Toward better care of delirious patients at the end of life: a pilot study of an interprofessional educational intervention

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Submitted by National Center... on Mar 14, 2014 - 11:14am CDT

Symptom distress with end-of-life delirium (EOLD) is complex and multidimensional, and interprofessional (IP) teams require knowledge and skill to effectively care for these patients and their families. The purpose of this pilot study was to test an educational intervention about EOLD for IP teams at a long-term care facility and a hospice. The intervention included a comprehensive self-learning module (SLM) on EOLD and IP teamwork; a modified McMaster-Ottawa team objective structured clinical encounter (TOSCE) and a didactic "theory burst" on the principles of delirium assessment, diagnosis and management. Evaluation tools completed by participants included the interprofessional collaborative competencies attainment survey (ICCAS) and the W(e) Learn. Two groups at each site participated in 1-hour sessions, repeated 2 weeks later. Only one group from each site received the SLM after the first session. Researchers scored EOLD knowledge and IP team functioning in both sessions. Results suggest that the intervention improved EOLD knowledge and perceptions of IP competence and supports the value of the TOSCE as an IP teaching method. The module does not appear responsible for the changes. Future studies are required to evaluate the effectiveness of the individual components used in this study, and to tailor the intervention to individual care contexts.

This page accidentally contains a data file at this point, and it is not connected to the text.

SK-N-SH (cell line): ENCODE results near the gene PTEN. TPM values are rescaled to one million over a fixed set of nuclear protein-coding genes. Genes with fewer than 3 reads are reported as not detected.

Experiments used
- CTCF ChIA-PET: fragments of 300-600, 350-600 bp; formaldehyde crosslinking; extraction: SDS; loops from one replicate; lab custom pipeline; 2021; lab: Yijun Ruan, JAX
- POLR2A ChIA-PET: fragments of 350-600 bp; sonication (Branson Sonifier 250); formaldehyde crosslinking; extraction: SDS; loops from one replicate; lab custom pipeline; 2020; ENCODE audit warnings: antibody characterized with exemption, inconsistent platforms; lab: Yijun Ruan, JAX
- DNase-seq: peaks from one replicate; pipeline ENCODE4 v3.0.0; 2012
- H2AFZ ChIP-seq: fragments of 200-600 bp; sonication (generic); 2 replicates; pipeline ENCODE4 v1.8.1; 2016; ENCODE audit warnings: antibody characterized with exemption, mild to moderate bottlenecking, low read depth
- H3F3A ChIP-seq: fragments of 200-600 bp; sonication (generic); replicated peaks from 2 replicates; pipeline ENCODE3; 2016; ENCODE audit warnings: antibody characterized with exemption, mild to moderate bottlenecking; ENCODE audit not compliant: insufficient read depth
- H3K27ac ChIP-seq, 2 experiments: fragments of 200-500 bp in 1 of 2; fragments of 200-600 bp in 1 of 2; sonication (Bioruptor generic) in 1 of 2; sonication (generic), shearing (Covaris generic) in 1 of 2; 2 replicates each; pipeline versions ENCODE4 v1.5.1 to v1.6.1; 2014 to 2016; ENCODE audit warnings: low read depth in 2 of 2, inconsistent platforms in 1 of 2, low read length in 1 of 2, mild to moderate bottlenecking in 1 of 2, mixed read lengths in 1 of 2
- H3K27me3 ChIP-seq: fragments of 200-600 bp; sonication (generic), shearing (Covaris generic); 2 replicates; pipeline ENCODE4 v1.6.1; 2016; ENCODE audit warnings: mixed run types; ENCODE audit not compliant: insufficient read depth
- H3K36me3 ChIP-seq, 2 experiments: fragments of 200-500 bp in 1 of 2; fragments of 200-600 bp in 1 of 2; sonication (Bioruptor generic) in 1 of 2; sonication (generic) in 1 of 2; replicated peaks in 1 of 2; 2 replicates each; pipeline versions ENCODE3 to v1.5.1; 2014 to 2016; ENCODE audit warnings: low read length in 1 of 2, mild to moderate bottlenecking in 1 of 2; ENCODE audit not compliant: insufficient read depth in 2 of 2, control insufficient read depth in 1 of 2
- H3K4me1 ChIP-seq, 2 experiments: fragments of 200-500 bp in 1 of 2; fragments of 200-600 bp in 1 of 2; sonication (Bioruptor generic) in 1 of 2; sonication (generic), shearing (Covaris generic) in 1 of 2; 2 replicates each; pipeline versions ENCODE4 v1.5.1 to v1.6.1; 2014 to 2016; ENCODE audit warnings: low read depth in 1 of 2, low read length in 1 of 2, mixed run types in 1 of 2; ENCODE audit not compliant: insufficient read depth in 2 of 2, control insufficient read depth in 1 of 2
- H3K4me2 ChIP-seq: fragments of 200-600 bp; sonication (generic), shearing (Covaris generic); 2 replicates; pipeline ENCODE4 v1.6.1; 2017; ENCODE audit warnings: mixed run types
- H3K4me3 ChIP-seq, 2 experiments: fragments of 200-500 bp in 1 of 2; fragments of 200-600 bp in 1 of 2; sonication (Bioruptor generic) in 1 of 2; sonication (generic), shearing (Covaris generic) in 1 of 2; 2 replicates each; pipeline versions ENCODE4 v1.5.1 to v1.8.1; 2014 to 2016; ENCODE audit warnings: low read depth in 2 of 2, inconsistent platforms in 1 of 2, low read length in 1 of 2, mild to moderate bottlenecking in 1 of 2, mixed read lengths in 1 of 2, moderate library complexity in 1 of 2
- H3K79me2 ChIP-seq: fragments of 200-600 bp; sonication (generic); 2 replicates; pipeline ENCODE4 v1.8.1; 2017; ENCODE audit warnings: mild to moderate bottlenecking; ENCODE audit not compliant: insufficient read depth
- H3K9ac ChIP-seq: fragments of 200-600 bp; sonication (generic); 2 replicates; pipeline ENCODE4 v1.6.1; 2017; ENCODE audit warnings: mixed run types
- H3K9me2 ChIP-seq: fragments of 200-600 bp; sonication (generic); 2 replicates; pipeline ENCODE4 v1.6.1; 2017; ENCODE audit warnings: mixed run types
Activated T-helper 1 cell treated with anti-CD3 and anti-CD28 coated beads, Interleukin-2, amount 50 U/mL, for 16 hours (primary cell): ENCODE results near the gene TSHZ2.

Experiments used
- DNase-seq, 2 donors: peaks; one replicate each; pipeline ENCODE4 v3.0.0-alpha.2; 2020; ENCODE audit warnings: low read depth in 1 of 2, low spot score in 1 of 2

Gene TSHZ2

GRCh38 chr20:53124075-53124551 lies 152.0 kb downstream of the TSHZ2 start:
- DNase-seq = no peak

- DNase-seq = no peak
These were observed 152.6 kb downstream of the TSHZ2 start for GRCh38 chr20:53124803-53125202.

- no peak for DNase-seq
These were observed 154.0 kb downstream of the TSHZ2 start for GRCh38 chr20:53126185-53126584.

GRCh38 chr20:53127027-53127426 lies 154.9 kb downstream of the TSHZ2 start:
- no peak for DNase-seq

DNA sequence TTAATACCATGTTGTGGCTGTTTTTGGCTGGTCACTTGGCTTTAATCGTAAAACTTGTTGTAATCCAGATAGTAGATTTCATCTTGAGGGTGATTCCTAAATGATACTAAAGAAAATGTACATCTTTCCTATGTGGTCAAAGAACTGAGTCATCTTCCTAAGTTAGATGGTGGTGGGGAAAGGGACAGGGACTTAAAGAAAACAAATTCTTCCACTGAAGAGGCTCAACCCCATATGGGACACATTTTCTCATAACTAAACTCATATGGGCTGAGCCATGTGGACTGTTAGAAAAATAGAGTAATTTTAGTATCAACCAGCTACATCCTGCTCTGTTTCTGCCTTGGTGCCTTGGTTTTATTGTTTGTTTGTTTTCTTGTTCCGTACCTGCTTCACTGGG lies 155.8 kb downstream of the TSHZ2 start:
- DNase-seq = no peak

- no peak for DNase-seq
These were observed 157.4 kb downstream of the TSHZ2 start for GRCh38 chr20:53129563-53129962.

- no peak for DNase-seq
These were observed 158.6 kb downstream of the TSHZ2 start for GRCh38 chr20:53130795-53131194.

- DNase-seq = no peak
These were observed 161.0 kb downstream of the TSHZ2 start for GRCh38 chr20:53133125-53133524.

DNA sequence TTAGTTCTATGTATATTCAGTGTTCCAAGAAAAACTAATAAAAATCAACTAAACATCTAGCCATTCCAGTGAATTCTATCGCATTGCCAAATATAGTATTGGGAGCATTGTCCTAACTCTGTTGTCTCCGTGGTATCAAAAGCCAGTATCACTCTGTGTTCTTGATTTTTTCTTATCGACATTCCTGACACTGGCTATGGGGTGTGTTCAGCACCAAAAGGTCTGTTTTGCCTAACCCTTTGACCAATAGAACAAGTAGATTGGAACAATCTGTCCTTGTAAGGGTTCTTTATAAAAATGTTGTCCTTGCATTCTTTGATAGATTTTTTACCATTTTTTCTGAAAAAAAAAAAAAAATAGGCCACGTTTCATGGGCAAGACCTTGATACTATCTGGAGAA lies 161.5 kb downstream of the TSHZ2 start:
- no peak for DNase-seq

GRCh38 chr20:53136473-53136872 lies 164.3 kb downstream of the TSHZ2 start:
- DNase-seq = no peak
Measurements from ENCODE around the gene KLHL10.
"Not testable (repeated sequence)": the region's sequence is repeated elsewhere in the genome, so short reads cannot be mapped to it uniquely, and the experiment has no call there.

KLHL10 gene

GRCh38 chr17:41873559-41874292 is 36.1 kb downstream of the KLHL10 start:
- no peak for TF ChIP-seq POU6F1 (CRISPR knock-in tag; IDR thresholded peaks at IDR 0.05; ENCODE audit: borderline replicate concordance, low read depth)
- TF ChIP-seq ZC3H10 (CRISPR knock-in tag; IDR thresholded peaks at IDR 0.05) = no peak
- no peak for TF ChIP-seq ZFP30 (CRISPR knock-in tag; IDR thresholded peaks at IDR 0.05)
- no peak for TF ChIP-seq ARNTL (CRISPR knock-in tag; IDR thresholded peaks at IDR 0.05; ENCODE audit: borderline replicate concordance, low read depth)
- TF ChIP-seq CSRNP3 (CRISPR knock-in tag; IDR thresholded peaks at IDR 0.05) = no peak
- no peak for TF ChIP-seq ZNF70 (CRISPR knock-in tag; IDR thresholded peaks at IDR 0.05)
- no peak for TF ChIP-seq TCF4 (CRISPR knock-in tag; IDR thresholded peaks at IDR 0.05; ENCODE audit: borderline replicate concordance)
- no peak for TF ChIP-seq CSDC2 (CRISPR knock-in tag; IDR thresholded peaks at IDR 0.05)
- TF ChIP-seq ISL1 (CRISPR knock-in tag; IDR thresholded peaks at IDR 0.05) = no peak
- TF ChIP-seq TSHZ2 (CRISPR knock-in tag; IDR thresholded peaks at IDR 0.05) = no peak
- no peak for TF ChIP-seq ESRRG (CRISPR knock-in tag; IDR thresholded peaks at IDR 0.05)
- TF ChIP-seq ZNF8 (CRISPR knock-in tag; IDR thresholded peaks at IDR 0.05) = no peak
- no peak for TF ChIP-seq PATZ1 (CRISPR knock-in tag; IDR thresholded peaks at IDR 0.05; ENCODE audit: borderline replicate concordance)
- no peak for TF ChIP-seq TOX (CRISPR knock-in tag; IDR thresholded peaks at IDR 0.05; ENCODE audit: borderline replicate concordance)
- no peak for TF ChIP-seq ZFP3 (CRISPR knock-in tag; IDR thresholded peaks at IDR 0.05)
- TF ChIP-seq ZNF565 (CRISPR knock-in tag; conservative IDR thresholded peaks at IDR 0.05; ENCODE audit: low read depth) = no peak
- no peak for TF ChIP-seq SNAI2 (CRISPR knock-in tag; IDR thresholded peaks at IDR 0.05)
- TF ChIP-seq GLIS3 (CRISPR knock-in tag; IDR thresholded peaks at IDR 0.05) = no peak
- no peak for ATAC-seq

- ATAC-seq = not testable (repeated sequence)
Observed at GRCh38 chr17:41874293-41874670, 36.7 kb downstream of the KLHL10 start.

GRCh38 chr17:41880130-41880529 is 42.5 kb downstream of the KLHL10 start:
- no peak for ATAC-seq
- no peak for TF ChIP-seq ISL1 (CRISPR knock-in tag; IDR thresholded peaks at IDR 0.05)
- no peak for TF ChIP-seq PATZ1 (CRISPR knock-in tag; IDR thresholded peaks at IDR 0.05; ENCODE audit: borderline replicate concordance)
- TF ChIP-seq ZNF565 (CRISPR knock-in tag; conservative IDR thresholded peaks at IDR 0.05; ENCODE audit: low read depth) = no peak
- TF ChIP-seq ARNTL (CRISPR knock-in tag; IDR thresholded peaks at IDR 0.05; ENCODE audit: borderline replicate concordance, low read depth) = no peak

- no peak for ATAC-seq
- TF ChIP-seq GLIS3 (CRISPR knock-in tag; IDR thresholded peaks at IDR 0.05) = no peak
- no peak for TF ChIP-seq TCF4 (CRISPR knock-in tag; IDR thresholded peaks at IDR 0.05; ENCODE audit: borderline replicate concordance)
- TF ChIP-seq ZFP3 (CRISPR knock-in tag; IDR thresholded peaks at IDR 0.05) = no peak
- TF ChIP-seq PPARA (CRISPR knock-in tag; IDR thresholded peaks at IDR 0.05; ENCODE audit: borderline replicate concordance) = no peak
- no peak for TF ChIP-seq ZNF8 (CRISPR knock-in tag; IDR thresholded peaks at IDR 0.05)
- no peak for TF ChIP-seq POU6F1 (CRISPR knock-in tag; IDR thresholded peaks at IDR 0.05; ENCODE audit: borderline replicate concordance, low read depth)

PubMed URL:

Brajtman, Susan
Wright, David
Hall, Pippa
Bush, Shirley H
Bekele, Enkenyelesh
Journal Citation: 
Journal of Interprofessional Care. 26(5):422-5, 2012 Sep.